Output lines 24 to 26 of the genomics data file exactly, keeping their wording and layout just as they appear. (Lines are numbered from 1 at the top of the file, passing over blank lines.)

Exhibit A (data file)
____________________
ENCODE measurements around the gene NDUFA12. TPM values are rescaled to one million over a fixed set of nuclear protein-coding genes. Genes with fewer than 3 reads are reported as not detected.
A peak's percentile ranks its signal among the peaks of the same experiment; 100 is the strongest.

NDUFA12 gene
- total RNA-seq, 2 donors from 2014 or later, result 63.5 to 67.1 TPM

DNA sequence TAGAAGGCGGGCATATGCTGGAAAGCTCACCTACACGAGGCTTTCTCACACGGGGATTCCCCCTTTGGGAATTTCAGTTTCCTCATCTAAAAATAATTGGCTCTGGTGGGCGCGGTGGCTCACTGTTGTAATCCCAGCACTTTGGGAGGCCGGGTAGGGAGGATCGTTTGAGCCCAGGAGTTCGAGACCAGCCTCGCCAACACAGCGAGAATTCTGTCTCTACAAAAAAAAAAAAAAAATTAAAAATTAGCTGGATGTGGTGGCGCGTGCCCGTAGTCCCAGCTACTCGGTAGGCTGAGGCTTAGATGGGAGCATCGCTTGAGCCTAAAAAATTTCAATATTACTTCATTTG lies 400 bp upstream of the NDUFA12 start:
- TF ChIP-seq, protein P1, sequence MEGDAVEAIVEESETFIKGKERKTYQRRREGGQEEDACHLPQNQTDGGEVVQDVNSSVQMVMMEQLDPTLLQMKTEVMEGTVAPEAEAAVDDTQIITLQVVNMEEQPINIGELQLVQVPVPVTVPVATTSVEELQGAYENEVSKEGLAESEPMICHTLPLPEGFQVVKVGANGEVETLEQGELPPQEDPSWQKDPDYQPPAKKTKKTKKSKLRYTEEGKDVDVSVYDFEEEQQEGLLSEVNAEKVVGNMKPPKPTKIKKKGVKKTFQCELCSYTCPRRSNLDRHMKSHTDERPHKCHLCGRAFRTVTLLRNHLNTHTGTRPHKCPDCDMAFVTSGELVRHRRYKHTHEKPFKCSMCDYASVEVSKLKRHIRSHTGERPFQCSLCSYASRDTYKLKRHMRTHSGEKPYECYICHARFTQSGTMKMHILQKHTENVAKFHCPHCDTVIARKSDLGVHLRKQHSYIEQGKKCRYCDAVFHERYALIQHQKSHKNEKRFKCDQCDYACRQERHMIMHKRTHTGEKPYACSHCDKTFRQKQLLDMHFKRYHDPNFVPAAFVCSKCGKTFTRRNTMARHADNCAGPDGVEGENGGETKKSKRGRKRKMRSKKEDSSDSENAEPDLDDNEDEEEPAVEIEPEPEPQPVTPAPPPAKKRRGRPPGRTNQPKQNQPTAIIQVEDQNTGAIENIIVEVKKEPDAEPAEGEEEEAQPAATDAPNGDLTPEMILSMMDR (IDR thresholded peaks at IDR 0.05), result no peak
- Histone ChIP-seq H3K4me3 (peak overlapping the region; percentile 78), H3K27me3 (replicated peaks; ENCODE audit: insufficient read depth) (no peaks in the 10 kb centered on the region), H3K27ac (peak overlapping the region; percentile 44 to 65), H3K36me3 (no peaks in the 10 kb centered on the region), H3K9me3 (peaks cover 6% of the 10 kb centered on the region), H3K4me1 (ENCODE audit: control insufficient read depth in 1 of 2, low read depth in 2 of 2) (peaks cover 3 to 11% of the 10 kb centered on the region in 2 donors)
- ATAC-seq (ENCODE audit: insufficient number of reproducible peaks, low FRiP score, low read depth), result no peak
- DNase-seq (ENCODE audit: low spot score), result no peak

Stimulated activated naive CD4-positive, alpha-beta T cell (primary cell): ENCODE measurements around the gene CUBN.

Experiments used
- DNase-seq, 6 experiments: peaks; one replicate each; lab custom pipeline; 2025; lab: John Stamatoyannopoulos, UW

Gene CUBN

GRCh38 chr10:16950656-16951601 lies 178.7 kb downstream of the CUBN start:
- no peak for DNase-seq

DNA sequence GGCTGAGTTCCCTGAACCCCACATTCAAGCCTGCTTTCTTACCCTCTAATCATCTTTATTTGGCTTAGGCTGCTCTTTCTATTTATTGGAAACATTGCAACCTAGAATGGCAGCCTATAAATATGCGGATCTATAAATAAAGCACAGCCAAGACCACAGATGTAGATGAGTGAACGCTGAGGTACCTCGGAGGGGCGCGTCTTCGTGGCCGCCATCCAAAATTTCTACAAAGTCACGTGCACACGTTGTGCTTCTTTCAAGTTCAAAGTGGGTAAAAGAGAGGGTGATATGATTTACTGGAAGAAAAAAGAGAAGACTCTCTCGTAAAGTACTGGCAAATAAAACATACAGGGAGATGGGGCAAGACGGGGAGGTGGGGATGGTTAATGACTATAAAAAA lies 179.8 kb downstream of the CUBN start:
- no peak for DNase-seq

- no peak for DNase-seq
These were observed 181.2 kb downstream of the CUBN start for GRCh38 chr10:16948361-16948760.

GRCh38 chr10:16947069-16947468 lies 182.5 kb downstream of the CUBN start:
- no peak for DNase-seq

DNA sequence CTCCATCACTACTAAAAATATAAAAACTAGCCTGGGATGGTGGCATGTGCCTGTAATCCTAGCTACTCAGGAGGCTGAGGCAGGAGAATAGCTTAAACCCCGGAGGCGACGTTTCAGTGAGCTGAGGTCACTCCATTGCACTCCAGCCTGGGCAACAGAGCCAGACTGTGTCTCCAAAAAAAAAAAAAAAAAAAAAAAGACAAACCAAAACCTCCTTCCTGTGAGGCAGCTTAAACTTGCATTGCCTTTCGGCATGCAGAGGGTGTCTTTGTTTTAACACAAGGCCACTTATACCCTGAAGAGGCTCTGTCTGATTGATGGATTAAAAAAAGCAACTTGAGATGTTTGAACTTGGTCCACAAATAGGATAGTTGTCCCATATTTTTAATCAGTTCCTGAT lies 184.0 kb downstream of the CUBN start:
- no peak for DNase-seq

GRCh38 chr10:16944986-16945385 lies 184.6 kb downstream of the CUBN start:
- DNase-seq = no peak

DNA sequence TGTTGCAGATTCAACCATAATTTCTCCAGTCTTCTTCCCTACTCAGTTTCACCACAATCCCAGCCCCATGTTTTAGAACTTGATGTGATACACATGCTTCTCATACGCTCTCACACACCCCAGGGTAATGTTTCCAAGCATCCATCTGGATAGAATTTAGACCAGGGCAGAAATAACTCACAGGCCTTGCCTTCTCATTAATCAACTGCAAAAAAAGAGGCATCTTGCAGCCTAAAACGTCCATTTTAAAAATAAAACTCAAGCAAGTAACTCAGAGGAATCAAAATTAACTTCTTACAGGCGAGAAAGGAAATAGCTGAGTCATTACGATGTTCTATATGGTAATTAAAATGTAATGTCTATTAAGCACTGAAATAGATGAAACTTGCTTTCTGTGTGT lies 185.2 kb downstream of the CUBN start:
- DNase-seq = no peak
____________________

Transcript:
GRCh38 chr10:16944986-16945385 lies 184.6 kb downstream of the CUBN start:
- DNase-seq = no peak

DNA sequence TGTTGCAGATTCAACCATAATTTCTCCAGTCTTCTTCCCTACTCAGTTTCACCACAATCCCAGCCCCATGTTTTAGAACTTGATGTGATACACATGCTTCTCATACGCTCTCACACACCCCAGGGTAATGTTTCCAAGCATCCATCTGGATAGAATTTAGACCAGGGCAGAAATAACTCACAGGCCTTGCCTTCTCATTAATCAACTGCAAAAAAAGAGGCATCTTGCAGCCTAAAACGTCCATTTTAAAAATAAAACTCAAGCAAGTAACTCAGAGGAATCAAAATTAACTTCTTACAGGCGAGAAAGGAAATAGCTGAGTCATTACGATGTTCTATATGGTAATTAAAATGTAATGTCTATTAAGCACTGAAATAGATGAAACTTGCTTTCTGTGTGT lies 185.2 kb downstream of the CUBN start: